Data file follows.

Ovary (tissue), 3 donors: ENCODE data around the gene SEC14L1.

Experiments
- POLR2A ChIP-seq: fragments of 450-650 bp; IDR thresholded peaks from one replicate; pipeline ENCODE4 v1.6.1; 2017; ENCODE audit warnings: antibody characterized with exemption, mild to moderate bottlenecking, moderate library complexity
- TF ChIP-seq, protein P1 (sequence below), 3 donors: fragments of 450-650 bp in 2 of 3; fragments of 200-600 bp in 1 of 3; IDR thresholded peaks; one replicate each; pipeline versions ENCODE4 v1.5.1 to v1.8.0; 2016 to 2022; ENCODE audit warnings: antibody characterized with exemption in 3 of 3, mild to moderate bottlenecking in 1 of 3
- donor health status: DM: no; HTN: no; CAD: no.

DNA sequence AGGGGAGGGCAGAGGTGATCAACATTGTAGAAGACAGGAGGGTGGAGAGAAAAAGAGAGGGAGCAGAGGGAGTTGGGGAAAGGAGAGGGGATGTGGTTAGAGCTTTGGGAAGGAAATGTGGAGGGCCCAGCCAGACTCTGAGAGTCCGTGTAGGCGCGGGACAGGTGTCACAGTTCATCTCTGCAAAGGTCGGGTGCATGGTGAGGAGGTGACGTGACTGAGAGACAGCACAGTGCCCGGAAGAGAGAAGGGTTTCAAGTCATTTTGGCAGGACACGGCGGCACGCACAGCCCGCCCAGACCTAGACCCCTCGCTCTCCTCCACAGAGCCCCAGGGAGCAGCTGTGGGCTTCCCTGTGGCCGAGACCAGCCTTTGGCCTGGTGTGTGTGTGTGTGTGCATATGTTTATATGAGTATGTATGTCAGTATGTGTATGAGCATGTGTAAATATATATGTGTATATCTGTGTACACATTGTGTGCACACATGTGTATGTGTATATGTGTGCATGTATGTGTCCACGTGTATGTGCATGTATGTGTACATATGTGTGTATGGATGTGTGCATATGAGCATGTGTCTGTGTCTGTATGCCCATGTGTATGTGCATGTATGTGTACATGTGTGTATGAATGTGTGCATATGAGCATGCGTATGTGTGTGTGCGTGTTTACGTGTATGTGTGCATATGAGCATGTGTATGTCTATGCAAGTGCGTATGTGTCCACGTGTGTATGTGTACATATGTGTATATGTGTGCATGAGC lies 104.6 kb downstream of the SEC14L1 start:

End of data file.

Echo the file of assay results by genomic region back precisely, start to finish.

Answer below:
Ovary (tissue), 3 donors: ENCODE data around the gene SEC14L1.

Experiments
- POLR2A ChIP-seq: fragments of 450-650 bp; IDR thresholded peaks from one replicate; pipeline ENCODE4 v1.6.1; 2017; ENCODE audit warnings: antibody characterized with exemption, mild to moderate bottlenecking, moderate library complexity
- TF ChIP-seq, protein P1 (sequence below), 3 donors: fragments of 450-650 bp in 2 of 3; fragments of 200-600 bp in 1 of 3; IDR thresholded peaks; one replicate each; pipeline versions ENCODE4 v1.5.1 to v1.8.0; 2016 to 2022; ENCODE audit warnings: antibody characterized with exemption in 3 of 3, mild to moderate bottlenecking in 1 of 3
- donor health status: DM: no; HTN: no; CAD: no.

DNA sequence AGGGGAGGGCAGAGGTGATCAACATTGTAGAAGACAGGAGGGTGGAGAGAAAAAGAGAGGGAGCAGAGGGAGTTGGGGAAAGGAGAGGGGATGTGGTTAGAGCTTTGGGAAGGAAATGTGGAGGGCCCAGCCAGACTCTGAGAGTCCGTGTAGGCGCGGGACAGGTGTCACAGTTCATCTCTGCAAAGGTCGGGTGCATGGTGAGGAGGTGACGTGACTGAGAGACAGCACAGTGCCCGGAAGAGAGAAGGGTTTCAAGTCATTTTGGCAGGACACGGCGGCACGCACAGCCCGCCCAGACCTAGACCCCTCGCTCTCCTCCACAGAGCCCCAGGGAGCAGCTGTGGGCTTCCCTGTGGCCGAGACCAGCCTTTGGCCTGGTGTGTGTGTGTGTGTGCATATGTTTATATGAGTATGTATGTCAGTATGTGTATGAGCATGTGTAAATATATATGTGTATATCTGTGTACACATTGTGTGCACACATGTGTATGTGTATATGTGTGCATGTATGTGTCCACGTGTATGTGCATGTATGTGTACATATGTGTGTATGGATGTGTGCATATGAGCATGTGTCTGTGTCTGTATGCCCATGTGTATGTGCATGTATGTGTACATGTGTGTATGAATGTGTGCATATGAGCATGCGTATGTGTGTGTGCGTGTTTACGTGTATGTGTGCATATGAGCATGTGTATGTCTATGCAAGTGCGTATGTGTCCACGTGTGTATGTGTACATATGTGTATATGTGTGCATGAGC lies 104.6 kb downstream of the SEC14L1 start: